When you’re not feeling well, one of the first things you’re
likely to think about is seeing a doctor. If the ill feeling persists,
chances are you’ll eventually find yourself at a doctor’s
office or clinic, where a physician will be able to tell you what’s
wrong and help you get better.
Will you get a correct diagnosis, though?
According to a recent study, to be published this month in the medical journal
BMJ Quality & Safety, you might not be given an accurate diagnosis. The study, performed by
a group of researchers in Houston, Texas, suggests that diagnostic errors
can and do occur in U.S. outpatient care settings, such as doctors’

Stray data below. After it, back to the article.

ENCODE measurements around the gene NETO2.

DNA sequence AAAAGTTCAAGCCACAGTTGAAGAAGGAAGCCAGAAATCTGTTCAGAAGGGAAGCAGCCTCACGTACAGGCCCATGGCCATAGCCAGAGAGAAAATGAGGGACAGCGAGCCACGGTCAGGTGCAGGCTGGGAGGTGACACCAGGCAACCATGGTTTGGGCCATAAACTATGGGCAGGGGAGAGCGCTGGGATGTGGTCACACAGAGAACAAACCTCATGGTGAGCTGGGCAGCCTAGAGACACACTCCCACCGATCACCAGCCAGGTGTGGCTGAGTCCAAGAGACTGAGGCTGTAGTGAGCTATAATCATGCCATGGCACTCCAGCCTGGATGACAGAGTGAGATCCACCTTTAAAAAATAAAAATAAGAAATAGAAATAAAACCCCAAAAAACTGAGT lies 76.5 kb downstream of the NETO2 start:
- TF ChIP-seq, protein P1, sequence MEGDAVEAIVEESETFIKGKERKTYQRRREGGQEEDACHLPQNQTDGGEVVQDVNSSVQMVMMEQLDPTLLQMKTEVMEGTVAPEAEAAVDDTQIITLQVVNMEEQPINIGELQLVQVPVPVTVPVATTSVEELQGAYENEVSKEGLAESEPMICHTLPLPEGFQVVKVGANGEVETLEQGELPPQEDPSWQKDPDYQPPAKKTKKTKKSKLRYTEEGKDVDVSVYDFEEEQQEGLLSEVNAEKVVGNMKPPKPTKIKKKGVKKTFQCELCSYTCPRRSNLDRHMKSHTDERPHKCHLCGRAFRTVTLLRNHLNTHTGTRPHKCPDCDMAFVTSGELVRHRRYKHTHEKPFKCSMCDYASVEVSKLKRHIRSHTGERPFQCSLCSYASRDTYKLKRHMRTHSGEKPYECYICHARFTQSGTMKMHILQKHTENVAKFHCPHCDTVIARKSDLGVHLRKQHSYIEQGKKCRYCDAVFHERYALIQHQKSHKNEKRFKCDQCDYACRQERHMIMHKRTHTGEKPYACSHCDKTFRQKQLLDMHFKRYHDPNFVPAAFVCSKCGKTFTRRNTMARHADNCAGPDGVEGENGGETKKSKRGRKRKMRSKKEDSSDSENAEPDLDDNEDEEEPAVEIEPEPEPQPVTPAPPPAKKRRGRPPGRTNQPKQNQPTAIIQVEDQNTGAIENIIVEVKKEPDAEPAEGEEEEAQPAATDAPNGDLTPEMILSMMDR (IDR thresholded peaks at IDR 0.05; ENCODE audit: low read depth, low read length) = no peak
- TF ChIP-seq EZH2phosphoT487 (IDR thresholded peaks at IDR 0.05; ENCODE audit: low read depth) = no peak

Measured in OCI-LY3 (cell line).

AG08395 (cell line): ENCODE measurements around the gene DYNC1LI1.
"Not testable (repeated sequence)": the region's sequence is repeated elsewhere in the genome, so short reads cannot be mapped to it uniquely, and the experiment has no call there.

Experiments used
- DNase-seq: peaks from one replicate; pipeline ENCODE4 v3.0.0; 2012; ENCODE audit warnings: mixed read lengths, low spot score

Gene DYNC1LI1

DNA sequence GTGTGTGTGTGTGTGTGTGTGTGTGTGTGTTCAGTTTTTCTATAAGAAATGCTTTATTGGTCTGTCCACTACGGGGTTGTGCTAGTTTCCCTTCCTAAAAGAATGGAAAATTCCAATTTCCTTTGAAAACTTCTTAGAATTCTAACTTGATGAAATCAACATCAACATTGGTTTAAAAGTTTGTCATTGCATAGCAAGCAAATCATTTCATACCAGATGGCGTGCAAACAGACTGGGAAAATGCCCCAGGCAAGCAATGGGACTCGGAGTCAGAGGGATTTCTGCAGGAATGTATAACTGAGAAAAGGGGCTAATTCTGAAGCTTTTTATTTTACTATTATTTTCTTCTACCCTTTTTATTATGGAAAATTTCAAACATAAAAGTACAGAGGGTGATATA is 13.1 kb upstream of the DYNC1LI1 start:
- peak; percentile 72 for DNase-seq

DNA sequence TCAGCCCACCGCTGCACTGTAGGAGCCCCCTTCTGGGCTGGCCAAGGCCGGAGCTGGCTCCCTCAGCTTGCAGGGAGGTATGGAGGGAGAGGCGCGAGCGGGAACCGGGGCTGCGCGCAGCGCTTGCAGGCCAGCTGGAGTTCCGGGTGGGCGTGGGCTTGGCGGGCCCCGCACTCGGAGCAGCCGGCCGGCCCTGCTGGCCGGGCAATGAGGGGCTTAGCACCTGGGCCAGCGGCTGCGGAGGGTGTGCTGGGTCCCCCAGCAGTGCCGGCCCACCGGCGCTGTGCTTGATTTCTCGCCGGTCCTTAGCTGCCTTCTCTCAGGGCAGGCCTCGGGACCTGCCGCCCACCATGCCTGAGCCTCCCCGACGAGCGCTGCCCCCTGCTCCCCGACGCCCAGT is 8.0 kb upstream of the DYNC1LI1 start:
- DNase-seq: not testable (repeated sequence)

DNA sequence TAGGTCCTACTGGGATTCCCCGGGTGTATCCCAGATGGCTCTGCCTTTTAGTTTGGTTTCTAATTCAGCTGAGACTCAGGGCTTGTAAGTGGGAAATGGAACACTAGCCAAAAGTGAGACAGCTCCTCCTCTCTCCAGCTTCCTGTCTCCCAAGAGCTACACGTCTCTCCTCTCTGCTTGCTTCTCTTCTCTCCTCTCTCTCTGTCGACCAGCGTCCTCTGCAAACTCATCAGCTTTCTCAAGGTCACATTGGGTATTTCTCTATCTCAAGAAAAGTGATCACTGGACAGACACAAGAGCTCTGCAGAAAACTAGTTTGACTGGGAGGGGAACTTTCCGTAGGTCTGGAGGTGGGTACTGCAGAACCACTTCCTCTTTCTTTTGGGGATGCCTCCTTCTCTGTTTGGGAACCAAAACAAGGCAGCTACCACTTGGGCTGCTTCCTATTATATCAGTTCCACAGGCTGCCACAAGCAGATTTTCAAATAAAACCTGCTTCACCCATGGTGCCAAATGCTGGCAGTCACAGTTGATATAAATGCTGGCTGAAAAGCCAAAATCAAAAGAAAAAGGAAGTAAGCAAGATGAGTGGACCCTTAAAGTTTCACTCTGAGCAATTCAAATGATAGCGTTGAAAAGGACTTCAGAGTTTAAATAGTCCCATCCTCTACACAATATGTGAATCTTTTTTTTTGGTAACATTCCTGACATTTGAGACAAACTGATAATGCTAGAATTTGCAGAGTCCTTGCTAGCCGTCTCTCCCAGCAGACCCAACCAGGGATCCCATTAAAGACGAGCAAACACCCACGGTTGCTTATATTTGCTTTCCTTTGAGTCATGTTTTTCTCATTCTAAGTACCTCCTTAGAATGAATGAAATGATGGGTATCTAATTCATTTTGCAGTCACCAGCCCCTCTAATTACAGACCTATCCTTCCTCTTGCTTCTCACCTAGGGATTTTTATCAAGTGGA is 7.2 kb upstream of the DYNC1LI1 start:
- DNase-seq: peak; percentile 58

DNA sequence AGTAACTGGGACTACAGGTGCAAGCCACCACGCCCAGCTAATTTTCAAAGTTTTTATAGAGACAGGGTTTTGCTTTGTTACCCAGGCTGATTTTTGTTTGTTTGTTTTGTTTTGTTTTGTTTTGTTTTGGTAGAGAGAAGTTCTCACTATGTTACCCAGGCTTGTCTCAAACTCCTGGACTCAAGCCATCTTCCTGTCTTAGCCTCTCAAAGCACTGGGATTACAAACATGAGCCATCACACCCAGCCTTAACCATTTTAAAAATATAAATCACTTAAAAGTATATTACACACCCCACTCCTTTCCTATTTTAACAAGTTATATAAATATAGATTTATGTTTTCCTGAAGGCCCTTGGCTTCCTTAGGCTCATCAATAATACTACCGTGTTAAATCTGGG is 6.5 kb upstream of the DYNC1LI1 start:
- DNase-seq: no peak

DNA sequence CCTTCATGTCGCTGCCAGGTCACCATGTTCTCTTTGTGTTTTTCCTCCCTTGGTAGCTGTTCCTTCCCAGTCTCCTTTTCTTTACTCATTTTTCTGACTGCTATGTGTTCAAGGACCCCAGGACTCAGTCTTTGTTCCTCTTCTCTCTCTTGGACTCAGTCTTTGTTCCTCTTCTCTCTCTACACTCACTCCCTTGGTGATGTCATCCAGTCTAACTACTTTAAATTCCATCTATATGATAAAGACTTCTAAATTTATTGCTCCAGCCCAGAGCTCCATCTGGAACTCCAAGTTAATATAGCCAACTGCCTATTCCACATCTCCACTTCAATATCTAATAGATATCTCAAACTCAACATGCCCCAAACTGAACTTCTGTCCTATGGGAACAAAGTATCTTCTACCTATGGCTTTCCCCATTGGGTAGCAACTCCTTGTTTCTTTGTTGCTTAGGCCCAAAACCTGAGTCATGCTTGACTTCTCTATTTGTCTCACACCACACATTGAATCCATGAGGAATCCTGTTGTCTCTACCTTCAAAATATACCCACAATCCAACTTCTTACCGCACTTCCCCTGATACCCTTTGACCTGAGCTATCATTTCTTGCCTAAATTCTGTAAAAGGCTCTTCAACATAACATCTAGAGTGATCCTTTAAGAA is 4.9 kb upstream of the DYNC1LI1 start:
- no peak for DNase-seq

offices and clinics, and further, these misdiagnoses potentially affect
the health care of approximately 12 million adult patients, or one in
every twenty patients.
The researchers analyzed the data from three previous studies and found
a misdiagnosis rate of slightly over 5 percent. When this percentage is
applied to the annual number of adult patients who receive outpatient
care, the result is the misdiagnosis of roughly 12 million patients each
year. According to the study’s lead researcher, errors and other
flaws in the medical records analyzed by the study may mean the misdiagnosis
rate is even higher.
Not all misdiagnoses cause serious harm to patients, but many do. This
can lead to delayed treatment for serious conditions or even treatments
for medical conditions that don’t actually exist. The number of
diagnosis errors found by the study indicates this is an important medical
issue that merits further discussion and exploration.